But perhaps an even deeper issue is this: Why do we define theism and atheism first and foremost in terms of belief? What would it look like if religious (and areligious) categories were instead a matter of behavior?

This gets to the heart of why we classify people at all. At a broad level, categories are useful because they help us communicate, they package information efficiently and they can define social boundaries — for better and for worse. The most informative social categories are those that are inferentially rich: They tell us a lot about the objects they apply to. For example, if you learn that someone belongs to the category "vegetarian," you can infer some things with high certainty (for example, that the person won't eat Mongolian beef at a Chinese restaurant) and you can infer some things with lower certainty (for example, that the person finds animal suffering morally wrong). The category "vegetarian" is moderately inferentially rich: It tells us more than learning that someone likes cookies but less than learning that she is a Jain, and therefore vegetarian but also committed to many additional practices and beliefs.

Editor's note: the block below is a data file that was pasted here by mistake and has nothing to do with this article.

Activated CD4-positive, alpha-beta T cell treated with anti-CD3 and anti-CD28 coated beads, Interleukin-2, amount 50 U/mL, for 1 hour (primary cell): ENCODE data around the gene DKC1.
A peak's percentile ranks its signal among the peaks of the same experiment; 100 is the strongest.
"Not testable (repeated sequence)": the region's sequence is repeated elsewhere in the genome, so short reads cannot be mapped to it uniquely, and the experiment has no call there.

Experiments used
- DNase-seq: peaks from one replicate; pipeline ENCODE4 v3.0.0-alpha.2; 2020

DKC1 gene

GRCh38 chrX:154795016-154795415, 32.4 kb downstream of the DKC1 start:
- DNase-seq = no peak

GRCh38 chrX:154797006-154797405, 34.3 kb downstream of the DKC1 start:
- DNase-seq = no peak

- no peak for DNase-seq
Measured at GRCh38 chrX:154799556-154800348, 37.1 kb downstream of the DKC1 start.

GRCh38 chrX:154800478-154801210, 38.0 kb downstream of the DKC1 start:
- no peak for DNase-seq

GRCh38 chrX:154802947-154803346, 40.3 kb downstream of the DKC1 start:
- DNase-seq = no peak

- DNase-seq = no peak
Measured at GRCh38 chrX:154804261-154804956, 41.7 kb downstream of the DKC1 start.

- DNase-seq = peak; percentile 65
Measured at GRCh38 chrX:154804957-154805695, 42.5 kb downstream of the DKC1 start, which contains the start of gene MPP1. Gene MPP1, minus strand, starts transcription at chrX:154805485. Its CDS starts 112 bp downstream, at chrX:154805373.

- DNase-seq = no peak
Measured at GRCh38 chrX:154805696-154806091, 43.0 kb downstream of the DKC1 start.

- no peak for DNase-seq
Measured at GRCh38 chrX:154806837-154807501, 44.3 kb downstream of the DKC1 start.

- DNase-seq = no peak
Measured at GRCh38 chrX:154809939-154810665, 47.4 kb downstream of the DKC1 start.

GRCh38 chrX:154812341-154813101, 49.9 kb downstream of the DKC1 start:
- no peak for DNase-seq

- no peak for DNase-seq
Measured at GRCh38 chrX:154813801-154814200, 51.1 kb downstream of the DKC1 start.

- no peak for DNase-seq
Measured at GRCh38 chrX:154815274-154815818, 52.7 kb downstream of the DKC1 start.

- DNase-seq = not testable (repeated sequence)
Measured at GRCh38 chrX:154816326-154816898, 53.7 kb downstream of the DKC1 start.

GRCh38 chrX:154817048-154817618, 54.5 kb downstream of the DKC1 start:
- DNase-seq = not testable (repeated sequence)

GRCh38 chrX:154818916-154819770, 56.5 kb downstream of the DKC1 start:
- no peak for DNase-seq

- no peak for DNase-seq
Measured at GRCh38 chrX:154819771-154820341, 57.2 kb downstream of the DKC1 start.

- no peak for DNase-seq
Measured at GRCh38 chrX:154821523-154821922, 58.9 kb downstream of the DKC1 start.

When it comes to the inferences that are licensed by category membership, we care not only about number but about kind. Knowing that someone is a vegetarian tells you a lot about what that person won't eat — and that's useful in planning meals and choosing restaurants. It doesn't, on its own, tell you why someone is vegetarian, so you'd be on shakier ground inferring, for instance, that they don't wear leather — something that makes sense if you object to eating animals on moral grounds but not if you object to eating animals on nutritional grounds. When we care about this further distinction, we sometimes talk about "ethical vegetarians" versus "health vegetarians." Yet for the category vegetarian, we prioritize behavior over belief in classification, presumably because the role of the category is so strongly tied to the logistics of food.